...and a lot of the names in it, too. Basically, it's a good story, a bit too tongue in cheek at times, and the characters a bit too annoying to get too invested in, as a rule. But Joe Abercrombie did the dark twist on classic high fantasy earlier and better with First Law stuff some years back, and he is getting better and better as a writer too. Then again, I suppose there are only so many books Mr Abercrombie can write in a year, so to get an Abercrombie-lite version is not bad at all.
All the modern takes on classic fantasy tropes are here: the young foolish hero, the aged barbarian, the love interest with a dark past and a secret, the cripple, the surly henchman with a heart of gold. There is even a tragically noble servant of the evil tyrant who must pay the price for his misplaced loyalty, etc. I suppose there is something of the hero's journey, although not a lot of questing per se, although there is a training montage. So all the ingredients are here. But that's enough spoilers.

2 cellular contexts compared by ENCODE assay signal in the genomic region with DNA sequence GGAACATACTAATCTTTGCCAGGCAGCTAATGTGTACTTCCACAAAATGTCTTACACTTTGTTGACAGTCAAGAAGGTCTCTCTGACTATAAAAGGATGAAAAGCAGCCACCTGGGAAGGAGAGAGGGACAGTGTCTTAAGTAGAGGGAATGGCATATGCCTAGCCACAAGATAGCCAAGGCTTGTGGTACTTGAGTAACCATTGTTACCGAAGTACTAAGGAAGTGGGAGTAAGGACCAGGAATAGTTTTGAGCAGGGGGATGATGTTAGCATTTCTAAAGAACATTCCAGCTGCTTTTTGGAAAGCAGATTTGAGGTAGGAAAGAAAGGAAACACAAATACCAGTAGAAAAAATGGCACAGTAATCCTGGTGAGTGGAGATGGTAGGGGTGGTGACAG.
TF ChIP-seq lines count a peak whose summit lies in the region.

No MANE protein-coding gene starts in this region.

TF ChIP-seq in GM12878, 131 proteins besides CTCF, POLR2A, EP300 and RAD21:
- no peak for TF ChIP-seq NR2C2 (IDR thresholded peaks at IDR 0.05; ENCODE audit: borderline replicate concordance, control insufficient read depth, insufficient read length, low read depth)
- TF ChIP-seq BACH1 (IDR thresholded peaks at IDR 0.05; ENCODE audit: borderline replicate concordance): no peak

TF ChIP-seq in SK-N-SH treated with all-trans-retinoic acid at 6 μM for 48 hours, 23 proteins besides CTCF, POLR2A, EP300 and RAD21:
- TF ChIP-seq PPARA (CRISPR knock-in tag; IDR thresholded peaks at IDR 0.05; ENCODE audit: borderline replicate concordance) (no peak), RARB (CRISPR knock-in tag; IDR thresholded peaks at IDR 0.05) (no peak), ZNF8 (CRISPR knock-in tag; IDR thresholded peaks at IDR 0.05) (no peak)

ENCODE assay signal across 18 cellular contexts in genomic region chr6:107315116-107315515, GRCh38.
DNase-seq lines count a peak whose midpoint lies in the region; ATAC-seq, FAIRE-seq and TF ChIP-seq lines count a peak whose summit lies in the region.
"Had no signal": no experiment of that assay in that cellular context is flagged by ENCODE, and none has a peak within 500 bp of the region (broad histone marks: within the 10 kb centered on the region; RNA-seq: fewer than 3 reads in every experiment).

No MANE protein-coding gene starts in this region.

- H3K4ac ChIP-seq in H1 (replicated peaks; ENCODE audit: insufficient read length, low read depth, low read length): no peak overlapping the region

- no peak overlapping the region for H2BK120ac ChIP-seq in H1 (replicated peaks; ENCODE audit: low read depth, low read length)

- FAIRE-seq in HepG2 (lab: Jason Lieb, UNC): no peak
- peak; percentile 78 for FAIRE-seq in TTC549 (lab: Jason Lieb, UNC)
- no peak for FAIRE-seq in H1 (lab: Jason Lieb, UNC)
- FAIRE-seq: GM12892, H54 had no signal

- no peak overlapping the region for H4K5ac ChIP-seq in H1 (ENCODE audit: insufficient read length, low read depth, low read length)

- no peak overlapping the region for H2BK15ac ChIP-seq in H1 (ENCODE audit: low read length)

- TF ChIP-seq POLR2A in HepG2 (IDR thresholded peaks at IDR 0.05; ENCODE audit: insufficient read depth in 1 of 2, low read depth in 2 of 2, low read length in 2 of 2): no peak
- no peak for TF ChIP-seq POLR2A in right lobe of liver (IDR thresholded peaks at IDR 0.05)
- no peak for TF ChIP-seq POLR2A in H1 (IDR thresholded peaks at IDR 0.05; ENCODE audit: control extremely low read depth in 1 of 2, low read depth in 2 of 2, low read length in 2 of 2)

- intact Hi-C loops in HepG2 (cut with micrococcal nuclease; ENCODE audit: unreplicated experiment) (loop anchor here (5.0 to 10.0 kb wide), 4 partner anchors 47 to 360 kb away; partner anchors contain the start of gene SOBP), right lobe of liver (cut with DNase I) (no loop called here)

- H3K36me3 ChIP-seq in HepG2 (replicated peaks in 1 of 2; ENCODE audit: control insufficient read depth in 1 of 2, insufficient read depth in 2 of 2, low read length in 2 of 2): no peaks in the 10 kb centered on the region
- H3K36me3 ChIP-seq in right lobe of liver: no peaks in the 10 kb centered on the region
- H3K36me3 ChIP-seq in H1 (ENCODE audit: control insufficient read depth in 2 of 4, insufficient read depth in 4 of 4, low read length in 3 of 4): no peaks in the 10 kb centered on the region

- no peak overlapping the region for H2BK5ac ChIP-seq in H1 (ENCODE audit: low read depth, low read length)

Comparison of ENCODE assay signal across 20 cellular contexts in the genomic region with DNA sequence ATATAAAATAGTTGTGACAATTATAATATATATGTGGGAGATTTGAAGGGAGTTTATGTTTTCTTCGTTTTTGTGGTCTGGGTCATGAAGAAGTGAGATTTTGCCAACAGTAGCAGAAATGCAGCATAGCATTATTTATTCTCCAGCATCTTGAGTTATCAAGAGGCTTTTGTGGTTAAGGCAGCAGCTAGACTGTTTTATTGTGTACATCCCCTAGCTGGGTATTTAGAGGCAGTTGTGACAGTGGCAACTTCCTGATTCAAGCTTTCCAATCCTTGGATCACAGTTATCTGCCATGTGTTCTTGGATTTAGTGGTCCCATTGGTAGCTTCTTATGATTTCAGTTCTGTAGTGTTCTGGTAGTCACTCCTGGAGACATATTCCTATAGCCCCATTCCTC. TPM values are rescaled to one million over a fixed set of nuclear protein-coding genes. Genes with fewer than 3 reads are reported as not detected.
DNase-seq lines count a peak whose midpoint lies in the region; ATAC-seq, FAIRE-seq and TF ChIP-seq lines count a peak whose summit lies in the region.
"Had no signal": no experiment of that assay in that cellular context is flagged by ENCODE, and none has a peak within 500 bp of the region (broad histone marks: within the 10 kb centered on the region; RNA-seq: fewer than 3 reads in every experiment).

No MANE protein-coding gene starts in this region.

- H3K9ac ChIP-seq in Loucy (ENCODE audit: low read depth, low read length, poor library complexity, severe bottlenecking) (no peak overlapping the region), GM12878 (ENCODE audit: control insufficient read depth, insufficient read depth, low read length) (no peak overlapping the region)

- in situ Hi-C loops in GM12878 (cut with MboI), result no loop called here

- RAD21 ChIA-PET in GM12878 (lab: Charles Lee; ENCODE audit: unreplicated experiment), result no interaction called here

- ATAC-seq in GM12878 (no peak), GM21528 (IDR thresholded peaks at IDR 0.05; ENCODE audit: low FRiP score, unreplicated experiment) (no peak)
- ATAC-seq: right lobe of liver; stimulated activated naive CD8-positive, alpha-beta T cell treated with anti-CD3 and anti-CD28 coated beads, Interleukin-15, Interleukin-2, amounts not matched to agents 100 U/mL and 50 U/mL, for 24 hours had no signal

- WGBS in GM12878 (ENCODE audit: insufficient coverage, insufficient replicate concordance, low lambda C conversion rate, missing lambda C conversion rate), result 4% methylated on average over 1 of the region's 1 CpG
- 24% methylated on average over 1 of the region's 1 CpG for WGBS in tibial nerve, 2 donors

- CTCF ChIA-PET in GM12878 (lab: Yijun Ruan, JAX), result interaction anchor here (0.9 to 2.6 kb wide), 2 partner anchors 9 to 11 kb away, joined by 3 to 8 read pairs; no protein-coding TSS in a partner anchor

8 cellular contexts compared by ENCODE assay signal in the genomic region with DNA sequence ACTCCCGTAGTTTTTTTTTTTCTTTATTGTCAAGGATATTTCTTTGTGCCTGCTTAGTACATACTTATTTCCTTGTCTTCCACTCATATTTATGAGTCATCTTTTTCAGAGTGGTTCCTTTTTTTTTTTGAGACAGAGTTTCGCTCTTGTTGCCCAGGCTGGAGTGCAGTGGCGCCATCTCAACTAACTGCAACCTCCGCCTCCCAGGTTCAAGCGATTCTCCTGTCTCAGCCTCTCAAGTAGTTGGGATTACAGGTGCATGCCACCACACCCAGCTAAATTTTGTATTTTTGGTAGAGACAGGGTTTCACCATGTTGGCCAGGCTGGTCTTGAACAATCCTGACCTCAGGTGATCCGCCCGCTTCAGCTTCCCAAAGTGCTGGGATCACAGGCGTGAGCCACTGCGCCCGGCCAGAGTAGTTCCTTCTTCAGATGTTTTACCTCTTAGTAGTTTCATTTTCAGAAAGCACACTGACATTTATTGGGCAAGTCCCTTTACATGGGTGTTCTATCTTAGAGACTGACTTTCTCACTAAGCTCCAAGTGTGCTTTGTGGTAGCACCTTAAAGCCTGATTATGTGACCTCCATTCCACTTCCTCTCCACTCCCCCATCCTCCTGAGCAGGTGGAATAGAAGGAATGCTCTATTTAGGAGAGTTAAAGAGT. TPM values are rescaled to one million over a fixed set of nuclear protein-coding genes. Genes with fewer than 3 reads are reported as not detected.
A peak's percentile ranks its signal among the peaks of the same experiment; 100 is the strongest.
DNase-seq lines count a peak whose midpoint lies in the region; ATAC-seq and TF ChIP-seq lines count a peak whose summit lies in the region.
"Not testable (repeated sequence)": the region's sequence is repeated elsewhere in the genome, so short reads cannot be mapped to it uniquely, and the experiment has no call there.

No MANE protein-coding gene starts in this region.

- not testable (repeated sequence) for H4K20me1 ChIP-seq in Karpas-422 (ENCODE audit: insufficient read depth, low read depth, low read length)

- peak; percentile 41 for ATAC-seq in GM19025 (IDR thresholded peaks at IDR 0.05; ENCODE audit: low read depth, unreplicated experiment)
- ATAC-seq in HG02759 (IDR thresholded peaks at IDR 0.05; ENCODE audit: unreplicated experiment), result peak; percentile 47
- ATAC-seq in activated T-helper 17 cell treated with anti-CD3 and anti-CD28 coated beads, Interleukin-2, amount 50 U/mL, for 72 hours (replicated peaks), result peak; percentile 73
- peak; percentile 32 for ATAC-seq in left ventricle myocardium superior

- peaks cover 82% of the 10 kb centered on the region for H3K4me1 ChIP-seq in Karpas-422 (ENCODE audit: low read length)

The Grim Company is the first in a trilogy - at least according to the back flap - and I'm interested enough to keep going. That's probably because I enjoy Joe Abercrombie's work, and this is Abercrombiesque enough. Despite the irritating pop-culture references that peek through and take you out of the story, there is at least a well-plotted tale here, and its well-written enough to hold a reader's interest (ok, mine, in any event) to the end.
If you like Joe Abercormbie, there is a good chance you will enjoy this; if you don't know who Joe Abercrombie is, go read his stuff first, and (if you like it) when you are done with that, try Luke Scull's Grim Company.